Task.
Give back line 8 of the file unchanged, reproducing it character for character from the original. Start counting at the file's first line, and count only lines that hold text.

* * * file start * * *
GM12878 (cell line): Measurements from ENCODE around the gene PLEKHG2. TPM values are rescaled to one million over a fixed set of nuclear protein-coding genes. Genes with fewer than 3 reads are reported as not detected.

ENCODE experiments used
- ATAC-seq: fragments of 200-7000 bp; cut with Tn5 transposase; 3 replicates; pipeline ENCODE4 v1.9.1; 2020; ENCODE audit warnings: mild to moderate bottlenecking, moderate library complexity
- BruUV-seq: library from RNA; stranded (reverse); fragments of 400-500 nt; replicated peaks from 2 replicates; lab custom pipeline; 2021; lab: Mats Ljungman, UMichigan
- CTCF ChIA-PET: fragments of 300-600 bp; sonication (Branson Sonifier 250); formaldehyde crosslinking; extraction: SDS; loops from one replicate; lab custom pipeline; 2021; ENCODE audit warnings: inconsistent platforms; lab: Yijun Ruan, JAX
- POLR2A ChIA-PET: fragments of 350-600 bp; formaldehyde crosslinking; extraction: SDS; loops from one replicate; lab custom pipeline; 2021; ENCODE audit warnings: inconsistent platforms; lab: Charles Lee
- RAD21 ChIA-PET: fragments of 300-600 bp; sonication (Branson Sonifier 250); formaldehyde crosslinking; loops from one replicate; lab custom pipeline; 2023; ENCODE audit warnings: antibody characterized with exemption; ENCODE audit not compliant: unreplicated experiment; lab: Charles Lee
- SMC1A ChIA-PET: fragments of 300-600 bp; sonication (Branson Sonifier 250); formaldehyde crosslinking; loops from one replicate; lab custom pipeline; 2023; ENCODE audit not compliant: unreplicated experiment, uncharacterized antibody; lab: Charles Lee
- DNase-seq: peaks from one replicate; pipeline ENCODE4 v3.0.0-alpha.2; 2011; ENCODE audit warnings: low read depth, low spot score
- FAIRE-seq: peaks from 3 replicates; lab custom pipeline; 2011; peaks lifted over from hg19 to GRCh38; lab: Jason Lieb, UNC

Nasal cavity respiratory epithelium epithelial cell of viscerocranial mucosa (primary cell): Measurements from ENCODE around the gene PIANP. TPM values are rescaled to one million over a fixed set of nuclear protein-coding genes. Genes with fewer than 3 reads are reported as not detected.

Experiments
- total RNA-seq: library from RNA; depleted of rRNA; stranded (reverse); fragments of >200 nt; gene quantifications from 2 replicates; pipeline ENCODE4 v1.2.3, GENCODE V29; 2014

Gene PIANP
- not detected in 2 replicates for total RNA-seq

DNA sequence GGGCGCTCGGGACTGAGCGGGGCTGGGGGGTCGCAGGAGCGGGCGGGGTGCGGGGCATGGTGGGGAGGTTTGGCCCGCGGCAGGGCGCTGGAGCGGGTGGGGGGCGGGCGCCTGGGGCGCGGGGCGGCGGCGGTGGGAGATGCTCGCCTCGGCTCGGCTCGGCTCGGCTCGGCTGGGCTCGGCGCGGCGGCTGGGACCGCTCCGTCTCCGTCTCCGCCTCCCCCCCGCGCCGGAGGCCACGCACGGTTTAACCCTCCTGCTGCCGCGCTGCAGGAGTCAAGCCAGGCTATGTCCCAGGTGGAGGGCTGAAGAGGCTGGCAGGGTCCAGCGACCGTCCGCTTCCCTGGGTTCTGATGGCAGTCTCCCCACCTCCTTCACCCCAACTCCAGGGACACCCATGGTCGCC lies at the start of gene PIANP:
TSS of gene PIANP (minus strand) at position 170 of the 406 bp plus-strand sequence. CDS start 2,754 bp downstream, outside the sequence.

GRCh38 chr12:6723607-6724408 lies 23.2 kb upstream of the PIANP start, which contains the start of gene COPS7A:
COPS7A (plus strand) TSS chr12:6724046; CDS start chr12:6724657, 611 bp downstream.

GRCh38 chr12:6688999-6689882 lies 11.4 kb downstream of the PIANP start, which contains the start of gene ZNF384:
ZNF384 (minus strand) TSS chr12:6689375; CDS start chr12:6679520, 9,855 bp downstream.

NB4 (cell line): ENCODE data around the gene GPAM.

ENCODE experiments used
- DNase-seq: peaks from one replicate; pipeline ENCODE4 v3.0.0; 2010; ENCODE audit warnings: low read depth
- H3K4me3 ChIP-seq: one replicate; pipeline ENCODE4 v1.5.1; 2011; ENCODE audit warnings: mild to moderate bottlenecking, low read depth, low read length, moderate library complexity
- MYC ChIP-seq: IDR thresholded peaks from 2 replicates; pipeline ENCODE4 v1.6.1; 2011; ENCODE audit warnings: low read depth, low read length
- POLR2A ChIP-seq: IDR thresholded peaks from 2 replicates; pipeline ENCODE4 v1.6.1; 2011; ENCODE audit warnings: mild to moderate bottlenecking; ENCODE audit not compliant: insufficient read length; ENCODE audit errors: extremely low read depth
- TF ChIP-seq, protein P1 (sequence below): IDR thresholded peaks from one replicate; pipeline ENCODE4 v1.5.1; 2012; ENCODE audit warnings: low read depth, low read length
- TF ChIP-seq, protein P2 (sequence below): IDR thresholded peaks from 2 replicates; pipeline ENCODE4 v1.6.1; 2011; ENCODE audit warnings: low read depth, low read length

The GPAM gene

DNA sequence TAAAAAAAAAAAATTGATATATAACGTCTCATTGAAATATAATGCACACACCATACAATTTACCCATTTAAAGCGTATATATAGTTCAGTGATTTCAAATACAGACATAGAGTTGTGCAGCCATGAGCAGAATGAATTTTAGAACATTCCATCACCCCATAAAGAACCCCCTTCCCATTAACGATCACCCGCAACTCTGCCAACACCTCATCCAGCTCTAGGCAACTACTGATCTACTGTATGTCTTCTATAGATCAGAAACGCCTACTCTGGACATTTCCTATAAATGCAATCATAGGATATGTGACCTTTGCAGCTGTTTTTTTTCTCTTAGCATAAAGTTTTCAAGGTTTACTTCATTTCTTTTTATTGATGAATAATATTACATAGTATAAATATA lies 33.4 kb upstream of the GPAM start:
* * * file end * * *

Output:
- SMC1A ChIA-PET: fragments of 300-600 bp; sonication (Branson Sonifier 250); formaldehyde crosslinking; loops from one replicate; lab custom pipeline; 2023; ENCODE audit not compliant: unreplicated experiment, uncharacterized antibody; lab: Charles Lee